The corporate jester


For many, the most interesting character in Shakespeare is the Fool. He appears in one guise or another in almost all the plays, but, likely, most famously in King Lear.

The Fool, or his close cousin, the Jester, have always played a central role in the courts of power, entertaining the aristocracy. Usually clever peasants or commoners, with a greater intellect and insight than their master, they will be often the only person empowered to criticize “power”.

Under the Bard, he evolved into an even more complex character: a commentator of events, a fearless speaker of truths, a fine judge of character, revealing thru dramatic function,  that he/she was in fact no fool at all. There is a pragmaticism, nae realism, and without exception a deep loyalty to the boss.

The role embodies that axiom, “don’t assess a problem from where you’d like to start, but from where you actually are.

Those times, those stories, were by definition full of volatility and instability.

And our friend played a crucial role.

Woe betide anyone who misread the influence of the Fool.

Although not common, you may hear people talk these days of a similar character in the business world. Paul Birch at BA, David Firth, and his highly recommended book The Corporate Fool. They refer to their experiences “doing the undoable, thinking the unthinkable, saying the unsayable, and driving your sensible organization mad with creative folly.

Film buffs may link the think/unthinkable part to the concept of the 10th man, wonderfully explained in the film World War Z.


The 10th person in the room is actually responsible to stress test the outlier possibilities of all.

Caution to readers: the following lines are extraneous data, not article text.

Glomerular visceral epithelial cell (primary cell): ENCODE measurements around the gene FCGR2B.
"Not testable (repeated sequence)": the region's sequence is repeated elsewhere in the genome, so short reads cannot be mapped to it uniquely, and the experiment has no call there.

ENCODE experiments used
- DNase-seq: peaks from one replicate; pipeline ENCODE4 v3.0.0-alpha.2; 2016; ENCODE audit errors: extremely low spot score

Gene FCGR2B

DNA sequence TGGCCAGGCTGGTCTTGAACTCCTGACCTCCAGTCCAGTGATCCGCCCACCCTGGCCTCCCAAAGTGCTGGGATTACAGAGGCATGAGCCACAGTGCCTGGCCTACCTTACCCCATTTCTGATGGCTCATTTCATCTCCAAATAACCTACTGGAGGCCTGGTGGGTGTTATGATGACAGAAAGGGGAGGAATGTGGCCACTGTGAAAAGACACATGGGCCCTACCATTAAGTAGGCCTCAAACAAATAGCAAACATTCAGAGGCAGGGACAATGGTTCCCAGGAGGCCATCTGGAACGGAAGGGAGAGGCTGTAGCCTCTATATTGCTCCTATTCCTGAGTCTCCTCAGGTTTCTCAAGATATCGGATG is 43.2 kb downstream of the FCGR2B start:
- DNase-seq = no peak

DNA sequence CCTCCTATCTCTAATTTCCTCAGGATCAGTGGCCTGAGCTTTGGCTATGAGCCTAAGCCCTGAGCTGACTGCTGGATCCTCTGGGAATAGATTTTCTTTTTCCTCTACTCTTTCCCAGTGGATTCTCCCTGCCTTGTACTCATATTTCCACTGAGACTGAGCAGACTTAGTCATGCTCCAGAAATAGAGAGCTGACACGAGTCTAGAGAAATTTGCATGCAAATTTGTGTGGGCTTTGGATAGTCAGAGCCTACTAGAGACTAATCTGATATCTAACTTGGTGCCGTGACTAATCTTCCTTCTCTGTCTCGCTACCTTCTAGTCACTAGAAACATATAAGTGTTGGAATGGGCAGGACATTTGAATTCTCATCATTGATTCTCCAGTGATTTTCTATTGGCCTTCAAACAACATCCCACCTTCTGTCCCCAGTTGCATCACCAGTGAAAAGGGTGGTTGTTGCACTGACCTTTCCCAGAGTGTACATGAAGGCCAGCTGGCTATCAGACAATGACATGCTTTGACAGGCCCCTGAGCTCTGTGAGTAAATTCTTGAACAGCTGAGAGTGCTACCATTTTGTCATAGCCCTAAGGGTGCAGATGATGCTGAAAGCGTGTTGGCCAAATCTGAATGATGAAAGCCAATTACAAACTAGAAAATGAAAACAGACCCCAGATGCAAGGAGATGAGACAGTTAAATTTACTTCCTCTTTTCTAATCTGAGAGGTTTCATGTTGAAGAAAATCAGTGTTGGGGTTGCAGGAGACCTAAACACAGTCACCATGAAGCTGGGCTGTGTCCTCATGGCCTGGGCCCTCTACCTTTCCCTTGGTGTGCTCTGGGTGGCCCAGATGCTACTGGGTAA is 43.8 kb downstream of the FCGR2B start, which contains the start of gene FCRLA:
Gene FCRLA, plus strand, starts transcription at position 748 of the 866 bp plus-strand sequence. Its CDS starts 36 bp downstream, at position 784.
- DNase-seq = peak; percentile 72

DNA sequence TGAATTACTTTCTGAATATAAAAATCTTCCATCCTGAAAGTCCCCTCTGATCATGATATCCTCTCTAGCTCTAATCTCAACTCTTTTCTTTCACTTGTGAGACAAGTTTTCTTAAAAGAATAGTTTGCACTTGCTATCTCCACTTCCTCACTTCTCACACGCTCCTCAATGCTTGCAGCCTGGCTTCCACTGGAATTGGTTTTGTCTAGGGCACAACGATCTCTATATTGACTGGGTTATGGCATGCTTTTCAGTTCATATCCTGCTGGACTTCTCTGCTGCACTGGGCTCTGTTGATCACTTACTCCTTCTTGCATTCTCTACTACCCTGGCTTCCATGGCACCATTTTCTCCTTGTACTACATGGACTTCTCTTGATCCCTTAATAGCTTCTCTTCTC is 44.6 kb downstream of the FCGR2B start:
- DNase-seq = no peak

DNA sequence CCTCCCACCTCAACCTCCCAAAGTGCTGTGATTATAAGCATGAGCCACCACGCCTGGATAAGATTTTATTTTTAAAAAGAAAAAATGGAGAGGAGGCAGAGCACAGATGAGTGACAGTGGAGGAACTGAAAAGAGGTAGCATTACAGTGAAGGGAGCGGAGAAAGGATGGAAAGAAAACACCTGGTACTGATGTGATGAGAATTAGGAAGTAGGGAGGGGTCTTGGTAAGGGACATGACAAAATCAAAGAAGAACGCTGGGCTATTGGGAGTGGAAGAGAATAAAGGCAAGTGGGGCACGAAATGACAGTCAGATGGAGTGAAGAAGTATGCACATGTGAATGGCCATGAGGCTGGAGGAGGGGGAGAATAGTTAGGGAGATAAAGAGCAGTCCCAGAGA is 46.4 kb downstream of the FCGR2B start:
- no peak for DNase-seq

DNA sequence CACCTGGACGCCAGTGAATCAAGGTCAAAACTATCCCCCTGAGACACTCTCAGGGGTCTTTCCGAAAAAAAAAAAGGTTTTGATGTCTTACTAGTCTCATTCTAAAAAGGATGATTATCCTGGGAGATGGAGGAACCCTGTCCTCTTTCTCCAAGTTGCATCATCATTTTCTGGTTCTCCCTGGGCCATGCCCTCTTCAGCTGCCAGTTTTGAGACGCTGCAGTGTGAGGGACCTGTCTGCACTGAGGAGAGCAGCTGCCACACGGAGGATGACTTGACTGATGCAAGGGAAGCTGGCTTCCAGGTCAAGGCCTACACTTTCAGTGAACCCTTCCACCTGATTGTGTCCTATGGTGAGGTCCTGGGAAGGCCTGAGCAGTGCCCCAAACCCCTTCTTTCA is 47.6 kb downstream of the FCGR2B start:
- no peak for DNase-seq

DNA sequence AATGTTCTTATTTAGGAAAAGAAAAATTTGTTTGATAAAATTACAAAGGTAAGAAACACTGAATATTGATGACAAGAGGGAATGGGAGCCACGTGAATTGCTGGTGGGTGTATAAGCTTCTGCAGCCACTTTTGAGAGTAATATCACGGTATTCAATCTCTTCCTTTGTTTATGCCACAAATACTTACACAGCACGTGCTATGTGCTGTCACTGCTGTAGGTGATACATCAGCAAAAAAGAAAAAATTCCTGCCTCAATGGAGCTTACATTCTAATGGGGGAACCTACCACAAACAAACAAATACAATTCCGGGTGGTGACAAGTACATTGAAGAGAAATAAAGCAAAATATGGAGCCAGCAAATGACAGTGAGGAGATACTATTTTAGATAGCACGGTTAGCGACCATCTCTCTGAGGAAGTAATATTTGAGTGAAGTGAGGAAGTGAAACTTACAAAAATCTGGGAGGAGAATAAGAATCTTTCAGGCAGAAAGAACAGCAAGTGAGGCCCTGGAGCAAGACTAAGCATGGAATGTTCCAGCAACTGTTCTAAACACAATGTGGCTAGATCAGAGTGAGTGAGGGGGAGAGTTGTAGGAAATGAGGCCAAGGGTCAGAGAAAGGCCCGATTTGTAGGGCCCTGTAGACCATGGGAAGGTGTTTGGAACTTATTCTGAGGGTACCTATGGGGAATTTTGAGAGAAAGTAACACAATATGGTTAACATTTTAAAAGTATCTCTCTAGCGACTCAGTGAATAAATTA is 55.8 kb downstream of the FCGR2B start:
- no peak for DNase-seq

This role has always attracted those of us at Albachiara, and has been a central offering advisory of the company, but it hasn’t been an easy sell always. In fact the Fool role, the mentor role, has usually not been how assignments start…
But it’s how they evolve in our experience.

The times however are changing, it seems.

But why?

We believe simply that the context of corporate life is entering into a phase of volatility and uncertainty very reminiscent of those medieval courts.

It is no longer a land of stable and predictable incremental growth. 

The decades of linear progress in market share, productivity, revenues and margins have long gone.


We have entered an era of unbridled digital disruption, where everything is now up for grabs. And timescales are no longer long-term comfortable. Every company in the world and every CEO could lose their market position in a flash, on their watch.

Anyone looked at GE recently?

No one in the court of Welsh would have predicted this. We could name many many more examples.

The business of C-Suite and their consultancy advisers is now completely different: you are no longer managing stability and status quo. You are navigating change for opportunity and protection. This is normally a series of more project type work around an organisation’s SWOT. Needing more virtual and adhoc resource allocation. And lateral thinking.

“Where’s the guy in the chequered suit and funny hat? Someone to keep me smart and honest. “

So in fact we are all now change agents.

Or Fools.

Or are they indeed the same thing!

In looking at any good definition of the role, you get this:

Advocacy of a need for change. Destabilize the status quo.

Induce a level of anxiety in paralysis.

Diagnose problems.

Convince power.

Translate intent into action.

Break rules. Creative folly.


Keep these points in mind and pick up your old school copy of Lear.

It’s the same damn role.